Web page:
tagNovels and NovellasThe Outsider Ch. 16

The Outsider Ch. 16

bycaligula97236©

Chapter 16 - Black Friday

During the four days she spent in Salinas over Thanksgiving break, Ruthie got very little rest. She spent a good portion of Thanksgiving Day looking after Rosa and trying to make sure she didn't get a hold of any more Tequila. Ruthie plied her with water and Coke, trying to get her to sober up before she went to sleep. She became very angry at her cousin, not only for being drunk at a family gathering, but also for her decision to join the military. Still, Ruthie realized that dealing with Rosa gave her something to do for the rest of the day, something to keep her occupied and away from her family's other problems.

At sundown Ruthie figured that her cousin was sober enough that she could be safely put to bed. Rosa stumbled into the bathroom one last time, and then passed out on her bed. Ruthie was both worried and disgusted, never having seen her cousin so drunk before. She lay down on top of the room's other bed, but had a hard time getting to sleep because of the noise from outside. Besides being bothered by the noise, it was hard for her to get comfortable because she was not used to sleeping in her clothes.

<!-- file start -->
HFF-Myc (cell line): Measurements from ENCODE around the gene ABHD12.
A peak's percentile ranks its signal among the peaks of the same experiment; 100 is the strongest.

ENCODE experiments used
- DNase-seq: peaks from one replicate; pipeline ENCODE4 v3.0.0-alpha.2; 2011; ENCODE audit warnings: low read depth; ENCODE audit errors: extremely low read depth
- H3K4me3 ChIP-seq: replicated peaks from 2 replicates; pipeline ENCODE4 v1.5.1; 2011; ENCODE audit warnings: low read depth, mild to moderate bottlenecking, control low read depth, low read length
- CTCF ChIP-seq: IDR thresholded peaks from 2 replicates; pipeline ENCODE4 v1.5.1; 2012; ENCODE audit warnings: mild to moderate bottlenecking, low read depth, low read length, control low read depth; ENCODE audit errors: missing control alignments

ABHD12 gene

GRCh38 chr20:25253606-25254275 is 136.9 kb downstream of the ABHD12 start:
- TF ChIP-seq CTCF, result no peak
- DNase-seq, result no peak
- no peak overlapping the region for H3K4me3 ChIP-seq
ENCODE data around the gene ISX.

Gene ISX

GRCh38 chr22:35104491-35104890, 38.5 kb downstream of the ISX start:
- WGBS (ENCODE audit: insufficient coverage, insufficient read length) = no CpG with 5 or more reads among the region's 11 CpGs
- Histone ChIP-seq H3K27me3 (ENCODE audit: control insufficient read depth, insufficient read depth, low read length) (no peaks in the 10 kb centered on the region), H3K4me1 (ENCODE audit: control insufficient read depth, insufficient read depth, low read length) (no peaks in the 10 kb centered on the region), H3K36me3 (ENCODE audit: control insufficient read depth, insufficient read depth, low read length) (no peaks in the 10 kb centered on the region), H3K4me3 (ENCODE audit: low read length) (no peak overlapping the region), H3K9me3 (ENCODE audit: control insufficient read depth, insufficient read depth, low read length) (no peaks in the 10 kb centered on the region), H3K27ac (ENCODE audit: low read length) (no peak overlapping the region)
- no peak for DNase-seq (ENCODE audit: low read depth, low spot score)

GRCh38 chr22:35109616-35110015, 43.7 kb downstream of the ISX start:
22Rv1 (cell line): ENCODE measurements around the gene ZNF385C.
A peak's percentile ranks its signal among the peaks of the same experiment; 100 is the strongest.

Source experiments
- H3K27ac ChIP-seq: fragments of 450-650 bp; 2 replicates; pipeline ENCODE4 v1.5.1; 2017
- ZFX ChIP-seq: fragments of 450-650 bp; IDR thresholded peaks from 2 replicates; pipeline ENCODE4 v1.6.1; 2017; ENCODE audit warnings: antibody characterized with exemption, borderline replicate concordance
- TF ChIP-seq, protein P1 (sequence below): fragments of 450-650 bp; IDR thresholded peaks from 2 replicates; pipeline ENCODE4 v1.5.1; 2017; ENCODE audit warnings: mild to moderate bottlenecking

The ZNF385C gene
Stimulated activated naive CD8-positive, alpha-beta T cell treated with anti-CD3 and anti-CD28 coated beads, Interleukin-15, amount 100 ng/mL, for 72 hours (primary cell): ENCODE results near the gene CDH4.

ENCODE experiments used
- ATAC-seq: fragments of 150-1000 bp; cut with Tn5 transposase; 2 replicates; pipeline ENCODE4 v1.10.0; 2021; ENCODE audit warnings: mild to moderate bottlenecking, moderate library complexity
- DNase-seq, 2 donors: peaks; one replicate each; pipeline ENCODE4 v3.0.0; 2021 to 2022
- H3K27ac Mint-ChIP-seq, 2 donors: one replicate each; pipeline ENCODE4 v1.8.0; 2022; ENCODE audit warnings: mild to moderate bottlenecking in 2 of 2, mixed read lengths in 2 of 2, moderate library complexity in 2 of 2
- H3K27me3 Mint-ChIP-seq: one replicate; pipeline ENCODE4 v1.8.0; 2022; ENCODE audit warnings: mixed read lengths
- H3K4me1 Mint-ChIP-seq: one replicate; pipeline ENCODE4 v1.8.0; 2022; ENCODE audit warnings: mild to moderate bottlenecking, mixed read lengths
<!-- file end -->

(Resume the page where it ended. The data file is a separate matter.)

Ruthie knew that she needed to get as much rest as she could early on, because at 2:30 am her mother woke up both younger women and told them to get into one of the cars. They groaned in protest as Doña Lisette shook them awake. Rosa still was hung-over and Ruthie dreaded the day that lay ahead.

A few minutes later, two carloads of Ruthie's family and an extra pick-up truck joined a long line of cars moving towards the Watsonville Mega-Center. Yes, indeed...Ruthie had been drafted by her mother to participate in the most disgusting holiday spectacle of all, shopping on Black Friday.

Ruthie had gone through Black Friday shopping enough times to know what to expect. There would be a two-hour wait in line in a dark parking lot before the doors opened at 5:00 am, then the mad dash to the electronics section to try to get sales items "while supplies lasted", then the endless pushing and grabbing in the clothing department, a stop at the Christmas decorations, and finally a stop to buy cartloads of food. The whole day would consist of standing in line and jostling other people. For someone like Ruthie, who tended to be claustrophobic in restricted crowded spaces, Black Friday shopping was pure torment.

The family took their places in a very long line that wrapped around the Mega-Mart. She looked at her cousin's pale sick face, then listened to several people ahead of her group argue whether or not it was "fair" for a person to leave the line and expect to get back in. She listened to unhappy children whining or crying, and to several arguments in both English and Spanish.

Rosa was in a horrible mood from her hangover, Ruthie was in a horrible mood because she did not want to be anywhere near a Mega-Mart at 3:00 in the morning on Black Friday, and the older women were in bad moods because they felt their daughters were being ungrateful and uncooperative. Ruthie looked around. Already there were thousands of other uncomfortable and irritated shoppers lined up in the parking lot. The mood of the crowd was not pleasant at all.